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The demographics and geographic distribution of laboratory-confirmed Lyme disease cases in England and Wales (2013–2016): an ecological study
  1. John S P Tulloch1,2,
  2. Amanda E Semper3,4,
  3. Tim J G Brooks3,4,
  4. Katherine Russell5,
  5. Kate D Halsby5,
  6. Robert M Christley1,6,
  7. Alan D Radford1,6,
  8. Roberto Vivancos2,7,
  9. Jenny C Warner3,4
  1. 1 NIHR Health Protection Research Unit in Emerging and Zoonotic Infections, University of Liverpool, Liverpool, UK
  2. 2 Field Epidemiology Service, Public Health England, Liverpool, UK
  3. 3 Rare and Imported Pathogens Laboratory, Public Health England, Porton Down, UK
  4. 4 NIHR Health Protection Research Unit in Emerging and Zoonotic Infections, Public Health England, Porton Down, UK
  5. 5 National Infection Service, Public Health England, London, UK
  6. 6 Institute of Infection and Global Health, University of Liverpool, Neston, UK
  7. 7 NIHR Health Protection Research Unit in Emerging and Zoonotic Infections, Public Health England, Liverpool, UK
  1. Correspondence to Dr John S P Tulloch; jtulloch{at}


Objective Lyme disease is a tick-borne disease of increasing incidence and public concern across the Northern Hemisphere. However, the socio-demographics and geographic distribution of the population affected in England and Wales are poorly understood. Therefore, the proposed study was designed to describe the demographics and distribution of laboratory-confirmed cases of Lyme disease from a national testing laboratory.

Design An ecological study of routinely collected laboratory surveillance data.

Setting Public Health England’s national Lyme disease testing laboratory.

Participants 3986 laboratory-confirmed cases of Lyme disease between 2013 and 2016.

Results In England and Wales, the incidence of laboratory-confirmed Lyme disease rose significantly over the study period from 1.62 cases per 100 000 in 2013 to 1.95 cases per 100 000 in 2016. There was a bimodal age distribution (with peaks at 6–10 and 61–65 years age bands) with a predominance of male patients. A significant clustering of areas with high Lyme disease incidence was located in southern England. An association was found between disease incidence and socioeconomic status, based on the patient’s resident postcode, with more cases found in less deprived areas. Cases were disproportionately found in rural areas compared with the national population distribution.

Conclusions These results suggest that Lyme disease patients originate from areas with higher socioeconomic status and disproportionately in rural areas. Identification of the Lyme disease hotspots in southern England, alongside the socio-demographics described, will enable a targeted approach to public health interventions and messages.

  • Lyme disease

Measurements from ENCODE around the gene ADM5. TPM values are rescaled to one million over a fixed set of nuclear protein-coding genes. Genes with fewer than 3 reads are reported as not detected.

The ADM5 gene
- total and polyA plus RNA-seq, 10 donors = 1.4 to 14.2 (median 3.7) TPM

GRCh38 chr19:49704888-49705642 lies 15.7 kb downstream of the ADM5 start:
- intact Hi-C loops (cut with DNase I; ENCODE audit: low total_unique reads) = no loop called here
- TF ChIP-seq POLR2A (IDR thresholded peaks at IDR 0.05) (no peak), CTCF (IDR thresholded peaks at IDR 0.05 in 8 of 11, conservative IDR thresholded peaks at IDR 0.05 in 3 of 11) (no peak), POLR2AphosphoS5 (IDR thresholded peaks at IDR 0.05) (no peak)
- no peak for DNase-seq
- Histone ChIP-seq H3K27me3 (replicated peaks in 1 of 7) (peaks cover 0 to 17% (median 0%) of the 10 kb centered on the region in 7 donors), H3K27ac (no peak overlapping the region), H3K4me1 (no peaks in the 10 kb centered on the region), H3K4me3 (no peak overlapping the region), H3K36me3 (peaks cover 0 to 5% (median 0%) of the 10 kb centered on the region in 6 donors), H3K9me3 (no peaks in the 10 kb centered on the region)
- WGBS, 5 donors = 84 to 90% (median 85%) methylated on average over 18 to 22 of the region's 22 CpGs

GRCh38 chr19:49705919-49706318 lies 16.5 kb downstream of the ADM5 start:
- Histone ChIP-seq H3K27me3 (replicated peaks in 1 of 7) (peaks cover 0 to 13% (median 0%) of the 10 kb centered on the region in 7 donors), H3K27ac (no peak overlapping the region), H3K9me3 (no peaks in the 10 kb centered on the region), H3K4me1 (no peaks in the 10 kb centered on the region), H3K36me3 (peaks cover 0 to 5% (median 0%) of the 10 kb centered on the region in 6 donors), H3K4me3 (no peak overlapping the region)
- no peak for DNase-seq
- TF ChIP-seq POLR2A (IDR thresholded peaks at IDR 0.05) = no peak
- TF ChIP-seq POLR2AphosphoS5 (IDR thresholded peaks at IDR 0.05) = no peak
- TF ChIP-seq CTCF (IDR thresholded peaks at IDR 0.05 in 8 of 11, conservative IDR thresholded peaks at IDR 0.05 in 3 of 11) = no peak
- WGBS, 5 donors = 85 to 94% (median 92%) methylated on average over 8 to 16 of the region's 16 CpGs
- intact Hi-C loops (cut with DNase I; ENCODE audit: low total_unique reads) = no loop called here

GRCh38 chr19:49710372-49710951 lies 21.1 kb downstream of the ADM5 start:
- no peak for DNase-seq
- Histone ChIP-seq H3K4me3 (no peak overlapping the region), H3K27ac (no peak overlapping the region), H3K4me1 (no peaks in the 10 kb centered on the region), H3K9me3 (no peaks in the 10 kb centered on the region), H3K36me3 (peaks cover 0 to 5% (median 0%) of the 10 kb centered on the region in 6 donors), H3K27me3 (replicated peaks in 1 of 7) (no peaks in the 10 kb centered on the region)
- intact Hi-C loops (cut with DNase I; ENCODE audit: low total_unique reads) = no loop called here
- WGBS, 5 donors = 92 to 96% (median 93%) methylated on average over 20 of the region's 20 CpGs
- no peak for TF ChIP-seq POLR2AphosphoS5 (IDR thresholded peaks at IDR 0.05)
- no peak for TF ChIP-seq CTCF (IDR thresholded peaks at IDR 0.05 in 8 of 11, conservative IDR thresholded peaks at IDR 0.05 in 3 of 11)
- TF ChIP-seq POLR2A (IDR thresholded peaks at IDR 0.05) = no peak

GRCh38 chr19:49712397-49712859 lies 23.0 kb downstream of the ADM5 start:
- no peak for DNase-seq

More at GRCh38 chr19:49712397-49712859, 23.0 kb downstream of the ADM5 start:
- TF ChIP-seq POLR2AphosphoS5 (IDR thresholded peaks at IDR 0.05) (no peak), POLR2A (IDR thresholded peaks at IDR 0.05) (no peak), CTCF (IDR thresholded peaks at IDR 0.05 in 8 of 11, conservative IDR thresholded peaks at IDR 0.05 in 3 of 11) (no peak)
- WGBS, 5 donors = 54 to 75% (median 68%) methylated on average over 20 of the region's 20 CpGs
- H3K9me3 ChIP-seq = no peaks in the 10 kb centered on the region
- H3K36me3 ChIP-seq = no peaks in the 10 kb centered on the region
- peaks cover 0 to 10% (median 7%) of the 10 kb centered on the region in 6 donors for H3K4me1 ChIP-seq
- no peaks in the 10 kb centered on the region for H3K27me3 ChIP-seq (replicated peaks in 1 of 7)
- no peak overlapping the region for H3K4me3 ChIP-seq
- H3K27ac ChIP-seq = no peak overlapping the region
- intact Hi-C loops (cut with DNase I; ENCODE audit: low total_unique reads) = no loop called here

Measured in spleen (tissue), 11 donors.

• lyme borreliosis
  • epidemiology
  • England
  • surveillance
  • laboratory

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  • Contributors JSPT, RMC, RV, ADR and JCW contributed to the design and implementation of the research. AES, TJGB, KR, KDH and JCW provided the Rare and Imported Pathogens Laboratory data set and assisted in its cleaning. JSPT performed data analysis. JSPT and JCW wrote the manuscript in consultation with KR, KDH, RMC, RV, ADR, TJGB and AES.

  • Funding The research was funded by the National Institute for Health Research (NIHR) Health Protection Research Unit in Emerging and Zoonotic Infections at University of Liverpool in partnership with Public Health England (PHE) and in collaboration with Liverpool School of Tropical Medicine. JSPT, RMC and ADR are based at the University of Liverpool. TJGB, AES and JCW are based at the PHE Rare and Imported Pathogens Laboratory, Porton Down. RV is based at PHE, Liverpool. KR and KDH are based in the Emerging Infection and Zoonoses section at PHE. The views expressed are those of the authors and not necessarily those of the National Health Service, the NIHR and the Department of Health or Public Health England.

  • Competing interests None declared.

  • Ethics approval No ethical approval was required as these anonymised patient data were collected for public health surveillance under The Health Protection Legislation (England) Guidance 2010.

  • Provenance and peer review Not commissioned; externally peer reviewed.

  • Data sharing statement The data used in this research are not made publicly available.

  • Patient consent for publication Not required.

  • Map disclaimer The depiction of boundaries on the map(s) in this article do not imply the expression of any opinion whatsoever on the part of BMJ (or any member of its group) concerning the legal status of any country, territory, jurisdiction or area or of its authorities. The map(s) are provided without any warranty of any kind, either express or implied.

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